Bad medicine for Novo Nordisk

Squeaky-clean company hit by a complicated tax case and accusations that one of its most promising drugs may be causing cancer

One of Denmark's most trusted companies has taken some hard shots to its corporate image over the past few weeks.

Novo Nordisk, the country's most valuable company, has consistently been at the top of consumer confidence studies since the 1990s, but according to new revelations the drug maker is avoiding taxes in its home country.

According to public broadcaster DR, tax authority Skat is demanding that Novo Nordisk pay 5.5 billion kroner in back taxes, claiming that Novo Nordisk dodged taxes by funnelling billions of kroner into tax havens in Switzerland.

Although the case is complicated, the allegations boil down to Novo Nordisk, between 2002 and 2007, registering patents and other rights for several of its products to subsidiaries in Switzerland, thus avoiding higher Danish tax rates.

"It is a classic example of aggressive tax avoidance," Swiss tax expert Andreas Missbach from the Berne Declaration, a think tank, told DR News.

Skat has declined to comment, but according to DR News, they believe Novo Nordisk under-reported the value of the products and rights it assigned in Switzerland to the tune of 22 billion kroner.

"I find it hard to see how their image can escape unscathed,” Anders Drejer, a management professor from Aalborg University, told DR News.

Although Skat recently went after US software giant Microsoft for 5.8 billion kroner, the case against Novo Nordisk is thought to be the largest ever filed against a Danish company.

"It is a huge case,” Lars Kiertzner, a professor from the Copenhagen Business School, told DR News.

Some business experts have pointed out that Novo Nordisk is simply following standard business procedure, and Drejer added that Skat’s poor reputation could play in Novo Nordisk’s favour. Even so, he said the company was still likely to slip a notch in the public’s eye.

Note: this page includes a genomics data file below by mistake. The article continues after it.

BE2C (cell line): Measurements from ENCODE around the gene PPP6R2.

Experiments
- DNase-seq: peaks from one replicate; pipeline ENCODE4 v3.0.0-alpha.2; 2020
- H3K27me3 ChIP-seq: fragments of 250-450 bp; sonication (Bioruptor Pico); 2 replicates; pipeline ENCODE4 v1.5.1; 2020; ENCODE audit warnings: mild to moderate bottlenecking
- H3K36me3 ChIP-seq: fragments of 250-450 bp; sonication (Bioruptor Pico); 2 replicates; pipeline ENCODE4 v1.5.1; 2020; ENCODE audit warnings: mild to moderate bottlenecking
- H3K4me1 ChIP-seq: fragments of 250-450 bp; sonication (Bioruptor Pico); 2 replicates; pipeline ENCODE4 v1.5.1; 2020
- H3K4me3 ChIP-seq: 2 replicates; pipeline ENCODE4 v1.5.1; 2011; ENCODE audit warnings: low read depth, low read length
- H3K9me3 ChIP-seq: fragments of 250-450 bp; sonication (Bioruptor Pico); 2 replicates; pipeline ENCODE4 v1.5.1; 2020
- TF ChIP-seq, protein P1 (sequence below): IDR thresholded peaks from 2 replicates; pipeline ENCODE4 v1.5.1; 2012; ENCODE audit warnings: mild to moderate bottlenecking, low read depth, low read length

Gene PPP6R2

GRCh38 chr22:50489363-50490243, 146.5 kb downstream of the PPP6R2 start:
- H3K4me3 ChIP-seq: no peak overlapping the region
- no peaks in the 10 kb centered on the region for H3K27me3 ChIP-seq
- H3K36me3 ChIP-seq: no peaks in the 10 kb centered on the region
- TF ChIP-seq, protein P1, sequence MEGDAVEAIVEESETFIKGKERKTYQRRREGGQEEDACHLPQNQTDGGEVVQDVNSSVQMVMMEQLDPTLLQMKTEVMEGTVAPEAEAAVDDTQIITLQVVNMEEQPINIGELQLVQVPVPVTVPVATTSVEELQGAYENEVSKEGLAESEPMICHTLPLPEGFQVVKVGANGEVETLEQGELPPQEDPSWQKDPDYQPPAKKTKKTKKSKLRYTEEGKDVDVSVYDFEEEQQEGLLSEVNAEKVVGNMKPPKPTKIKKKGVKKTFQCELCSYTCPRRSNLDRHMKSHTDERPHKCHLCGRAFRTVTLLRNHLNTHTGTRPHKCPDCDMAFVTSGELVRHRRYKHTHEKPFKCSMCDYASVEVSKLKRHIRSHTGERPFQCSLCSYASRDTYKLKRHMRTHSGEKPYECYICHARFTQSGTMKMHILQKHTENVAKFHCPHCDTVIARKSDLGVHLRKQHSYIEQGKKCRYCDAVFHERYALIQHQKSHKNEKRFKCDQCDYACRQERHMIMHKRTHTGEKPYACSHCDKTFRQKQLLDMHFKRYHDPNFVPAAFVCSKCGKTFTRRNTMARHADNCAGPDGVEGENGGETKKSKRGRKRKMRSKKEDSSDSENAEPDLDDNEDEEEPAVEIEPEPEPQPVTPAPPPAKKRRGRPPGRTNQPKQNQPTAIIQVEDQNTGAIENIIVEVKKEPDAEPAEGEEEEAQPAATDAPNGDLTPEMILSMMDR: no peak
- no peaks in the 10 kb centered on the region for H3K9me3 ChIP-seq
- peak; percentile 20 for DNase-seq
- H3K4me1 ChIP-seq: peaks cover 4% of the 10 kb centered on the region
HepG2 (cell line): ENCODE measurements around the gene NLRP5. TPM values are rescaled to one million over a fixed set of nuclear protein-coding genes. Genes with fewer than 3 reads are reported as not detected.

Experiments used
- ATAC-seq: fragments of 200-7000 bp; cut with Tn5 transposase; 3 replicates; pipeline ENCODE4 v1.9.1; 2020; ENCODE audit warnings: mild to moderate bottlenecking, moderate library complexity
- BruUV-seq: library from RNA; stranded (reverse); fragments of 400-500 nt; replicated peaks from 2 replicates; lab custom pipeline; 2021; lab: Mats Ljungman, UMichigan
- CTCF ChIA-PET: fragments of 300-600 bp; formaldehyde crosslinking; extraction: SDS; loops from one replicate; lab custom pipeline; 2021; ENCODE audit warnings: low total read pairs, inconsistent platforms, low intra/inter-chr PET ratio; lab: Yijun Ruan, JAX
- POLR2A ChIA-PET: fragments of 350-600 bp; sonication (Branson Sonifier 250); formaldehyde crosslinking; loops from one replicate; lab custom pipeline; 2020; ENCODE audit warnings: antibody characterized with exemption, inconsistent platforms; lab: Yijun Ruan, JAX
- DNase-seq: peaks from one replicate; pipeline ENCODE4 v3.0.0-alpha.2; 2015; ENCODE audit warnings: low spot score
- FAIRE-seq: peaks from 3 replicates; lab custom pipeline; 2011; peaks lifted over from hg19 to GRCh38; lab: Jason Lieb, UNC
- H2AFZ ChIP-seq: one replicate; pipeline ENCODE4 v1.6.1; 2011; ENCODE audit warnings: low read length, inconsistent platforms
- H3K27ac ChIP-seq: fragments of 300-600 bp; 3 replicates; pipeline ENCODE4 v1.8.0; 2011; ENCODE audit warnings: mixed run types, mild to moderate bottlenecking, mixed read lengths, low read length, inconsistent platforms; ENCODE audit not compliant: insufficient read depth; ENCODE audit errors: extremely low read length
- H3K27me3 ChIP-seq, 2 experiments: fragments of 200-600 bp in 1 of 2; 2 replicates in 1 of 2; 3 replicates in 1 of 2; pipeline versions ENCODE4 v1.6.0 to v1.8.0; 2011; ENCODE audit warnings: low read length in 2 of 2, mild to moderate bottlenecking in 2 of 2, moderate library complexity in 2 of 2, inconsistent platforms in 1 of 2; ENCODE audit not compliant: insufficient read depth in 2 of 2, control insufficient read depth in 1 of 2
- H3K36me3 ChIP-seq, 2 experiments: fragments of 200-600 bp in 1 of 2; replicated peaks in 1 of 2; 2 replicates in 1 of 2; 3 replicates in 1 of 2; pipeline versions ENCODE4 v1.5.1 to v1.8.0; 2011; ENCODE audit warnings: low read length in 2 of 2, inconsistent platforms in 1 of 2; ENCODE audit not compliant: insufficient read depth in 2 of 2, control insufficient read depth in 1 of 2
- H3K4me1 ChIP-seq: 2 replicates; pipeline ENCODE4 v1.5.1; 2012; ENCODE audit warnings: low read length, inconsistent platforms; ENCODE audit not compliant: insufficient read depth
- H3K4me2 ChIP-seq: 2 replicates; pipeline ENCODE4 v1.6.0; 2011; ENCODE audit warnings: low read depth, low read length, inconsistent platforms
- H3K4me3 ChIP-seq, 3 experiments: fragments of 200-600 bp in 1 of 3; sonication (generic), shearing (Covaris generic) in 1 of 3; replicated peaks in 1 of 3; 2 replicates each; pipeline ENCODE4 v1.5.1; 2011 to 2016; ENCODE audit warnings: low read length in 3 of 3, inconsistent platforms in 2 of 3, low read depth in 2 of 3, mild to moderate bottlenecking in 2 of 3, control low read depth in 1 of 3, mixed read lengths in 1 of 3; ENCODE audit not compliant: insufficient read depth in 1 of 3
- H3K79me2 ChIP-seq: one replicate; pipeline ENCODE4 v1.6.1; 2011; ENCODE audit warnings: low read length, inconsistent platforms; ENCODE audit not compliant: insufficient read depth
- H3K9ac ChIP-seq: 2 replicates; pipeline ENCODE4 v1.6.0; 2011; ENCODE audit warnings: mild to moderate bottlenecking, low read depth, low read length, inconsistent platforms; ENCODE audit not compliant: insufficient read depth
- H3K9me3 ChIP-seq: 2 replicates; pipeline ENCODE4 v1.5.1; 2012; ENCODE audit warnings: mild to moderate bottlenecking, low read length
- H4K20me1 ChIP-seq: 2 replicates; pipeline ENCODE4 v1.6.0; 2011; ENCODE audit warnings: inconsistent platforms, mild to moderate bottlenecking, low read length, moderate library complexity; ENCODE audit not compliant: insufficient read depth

“They have always been such a leader when it comes to ethics that it  looks extra bad when it appears they cannot live up to them. Danes have a tendency to gloat a little in cases like this,” he said.

The Tax Ministry has vowed to track down corporate tax cheats to collect what it said were hundreds of billions of kroner in unpaid taxes.

Novo Nordisk contended that it had done nothing wrong.

"I would like to make it clear: Novo Nordisk does not cheat on its taxes either in Denmark or in any other country. We pay the taxes that we owe," finance director Jesper Brandgaard told DR News. "We pay more coporate taxes than anyone else in Denmark."

Brandgaard said that Novo Nordisk had registered part of its businesses in Zurich because of the strong pharma environment and becuase "it is a fantastic place to do business."

Accusations of tax fraud however, are just the first of Novo Nordisk's worries at the moment.

Reports surfaced that its successful diabetes drug Victoza may increase the chance of users developing pancreatic cancer.

Authorities in both Europe and the US have found evidence of the increased risk.

A report in the British Medical Journal said that incidences of pancreatic cancers were “over-represented” in patients who used glucose-lowering medications like Victoza.

The European Medicines Agency stressed that incidences of cancer being over-represented in the statistics of reported side effects is not the same as saying that there is a direct relationship between the drug and the development of cancer.

"This is especially true for signs of malignant cancers that are extremely difficult to confirm solely on the basis of spontaneous reports,” an EMA representative wrote to Berlingske newspaper.

Novo Nordisk head of research Mads Krogsgaard Thomsen told Berlingske that the company's own experiments on animals and humans and subsequent monitoring of data has found no evidence that Victoza increased the risk of pancreatic cancer.

Novo Nordisk shares took a hit earlier this year when two of its drugs were rejected for sale in the US. The company has also been involved in overtime disputes with some of  its US employees.